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Chaye Sarah. Bet Shalom Zoom

11/14/2020 10:18:25 AM


Irene Stern Friedman

The portion called the Life of Sarah begins with her death. Presumably, it is because you cannot evaluate a person’s life until it is ended. Avraham came to eulogize Sarah and to cry for her (v’livkosah). The Ba’al HaTurim notes that the word v’livkosah is written with a small ‘kaf’, indicating that Avraham did not cry as fully as he might have. Why?


While the death of a private citizen always brings bereavement to the family, the death of a person of public stature is a loss both to the family members and to the public.


Sarah is the name given to Sarai in recognition of her public role. Abraham understood that the purpose of the public eulogies was for the people to appreciate their loss. He curtailed his sorrow in public so that her public role would be properly emphasized.


Sarah’s life had ups and downs. Her sorrows included infertility and jealousy. Many people find some years awful. and wail or complain. When Sarah was unhappy she took action— first urging Abraham to have a child with her maidservant, then urging him to send away that child. Taking action—whether it turns out to be brilliant or flawed, makes us feel enabled. Nowadays, choosing a mask, staying home, not staying home, whatever we think best makes us feel like we have some choices even with the virus. 


To be happy does not mean that you have everything you want or everything you were promised. It means, simply, to have done what you were called on to do, to have made a beginning, and then to have passed on the baton to the next generation. The Talmud says “The righteous, even in death, are regarded as though they were still alive” (Berakhot 18a) because the righteous leave a living trace in those who come after them.  The Parsha is all about marriages and births and deaths and the world continuing.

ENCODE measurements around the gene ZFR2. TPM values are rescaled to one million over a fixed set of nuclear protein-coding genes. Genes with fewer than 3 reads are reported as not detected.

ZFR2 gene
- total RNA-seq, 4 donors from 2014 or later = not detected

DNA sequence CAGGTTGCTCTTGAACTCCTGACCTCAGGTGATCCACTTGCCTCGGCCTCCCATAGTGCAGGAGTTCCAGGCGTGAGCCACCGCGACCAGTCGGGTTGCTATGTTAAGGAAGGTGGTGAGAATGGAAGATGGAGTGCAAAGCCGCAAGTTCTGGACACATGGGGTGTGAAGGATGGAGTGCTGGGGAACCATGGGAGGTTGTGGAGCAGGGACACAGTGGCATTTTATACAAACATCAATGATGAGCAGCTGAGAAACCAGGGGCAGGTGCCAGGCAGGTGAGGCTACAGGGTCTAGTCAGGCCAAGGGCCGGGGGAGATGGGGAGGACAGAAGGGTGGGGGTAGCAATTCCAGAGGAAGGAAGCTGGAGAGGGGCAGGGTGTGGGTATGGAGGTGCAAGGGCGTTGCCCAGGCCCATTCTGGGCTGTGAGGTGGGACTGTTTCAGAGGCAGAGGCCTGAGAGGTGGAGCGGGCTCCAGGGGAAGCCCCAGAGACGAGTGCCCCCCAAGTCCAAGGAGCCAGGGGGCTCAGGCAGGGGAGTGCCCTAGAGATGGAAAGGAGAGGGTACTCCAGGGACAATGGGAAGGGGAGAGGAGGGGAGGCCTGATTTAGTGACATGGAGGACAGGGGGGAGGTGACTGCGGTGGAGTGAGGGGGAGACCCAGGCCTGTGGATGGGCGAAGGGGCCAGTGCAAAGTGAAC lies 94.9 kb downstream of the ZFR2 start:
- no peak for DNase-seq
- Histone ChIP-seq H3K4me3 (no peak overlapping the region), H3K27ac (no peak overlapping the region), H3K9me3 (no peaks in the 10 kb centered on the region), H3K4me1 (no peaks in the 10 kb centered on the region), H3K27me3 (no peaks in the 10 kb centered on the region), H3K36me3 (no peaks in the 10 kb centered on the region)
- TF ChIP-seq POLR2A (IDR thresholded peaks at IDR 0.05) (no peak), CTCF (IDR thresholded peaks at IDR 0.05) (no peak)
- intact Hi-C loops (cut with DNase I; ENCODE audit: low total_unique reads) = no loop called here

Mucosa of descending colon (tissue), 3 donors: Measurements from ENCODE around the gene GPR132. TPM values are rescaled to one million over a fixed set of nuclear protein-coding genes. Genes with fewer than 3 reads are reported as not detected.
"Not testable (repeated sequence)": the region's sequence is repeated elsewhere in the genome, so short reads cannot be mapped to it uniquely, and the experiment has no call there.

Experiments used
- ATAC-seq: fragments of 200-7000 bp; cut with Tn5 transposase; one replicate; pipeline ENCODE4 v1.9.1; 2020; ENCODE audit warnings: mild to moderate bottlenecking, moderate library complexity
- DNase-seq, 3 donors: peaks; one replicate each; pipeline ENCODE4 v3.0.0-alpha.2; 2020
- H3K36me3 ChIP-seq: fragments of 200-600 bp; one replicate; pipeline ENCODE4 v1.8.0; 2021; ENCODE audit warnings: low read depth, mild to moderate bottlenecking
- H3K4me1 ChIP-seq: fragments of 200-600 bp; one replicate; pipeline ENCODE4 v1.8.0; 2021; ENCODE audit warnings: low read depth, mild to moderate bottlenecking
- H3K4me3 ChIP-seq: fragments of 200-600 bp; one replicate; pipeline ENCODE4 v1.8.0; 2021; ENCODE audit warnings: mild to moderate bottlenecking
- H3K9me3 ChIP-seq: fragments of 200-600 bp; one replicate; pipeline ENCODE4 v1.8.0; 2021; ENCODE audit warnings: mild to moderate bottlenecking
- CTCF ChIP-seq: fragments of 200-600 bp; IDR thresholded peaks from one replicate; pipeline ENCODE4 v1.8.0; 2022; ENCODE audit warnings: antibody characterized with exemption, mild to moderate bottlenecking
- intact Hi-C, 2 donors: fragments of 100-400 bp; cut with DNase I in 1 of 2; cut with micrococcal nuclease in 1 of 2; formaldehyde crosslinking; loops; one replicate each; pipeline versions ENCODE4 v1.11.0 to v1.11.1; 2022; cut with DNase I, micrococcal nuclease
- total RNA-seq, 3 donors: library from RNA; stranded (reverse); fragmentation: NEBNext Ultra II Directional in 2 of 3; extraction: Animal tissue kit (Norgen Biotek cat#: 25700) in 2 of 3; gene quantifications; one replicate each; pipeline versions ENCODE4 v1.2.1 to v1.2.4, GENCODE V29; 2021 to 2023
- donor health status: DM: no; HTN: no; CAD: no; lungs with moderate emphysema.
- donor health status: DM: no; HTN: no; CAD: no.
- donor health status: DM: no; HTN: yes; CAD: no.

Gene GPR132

After Sarah dies Abraham makes his first purchase of land so he can own her burial plot. After Sarah’s death, Abraham attends to the task of finding a suitable wife for Isaac. The death of a spouse makes the patriarch realize that he has to attend to business. This wake-up call happens to many people, and it would be better if couples could realize and make these plans beforehand, together.


When Abraham’s chief of staff undertakes the task of seeking a bride for Isaac, we get to hear a shalshelet— a wonderful wavering trope note that is only used four times in the entire Torah. Vayomer —he said—but Eliezer said it unwillingly because he had hoped Isaac would marry his daughter. 


At the end of the Parsha, Abraham dies and the boys, Isaac and Ishmael, come together to bury him. If only we could all come together and live in peace. If only Sarah and Hagar could have had a better relationship, maybe the world would be different. There’s a lesson here, folks. 


Scholars debate why Sarah dies when she does. Was it because she heard what Abraham had done and was so angry that he would sacrifice their son? Was it because of relief breaking her heart when she heard that he had not actually killed Isaac?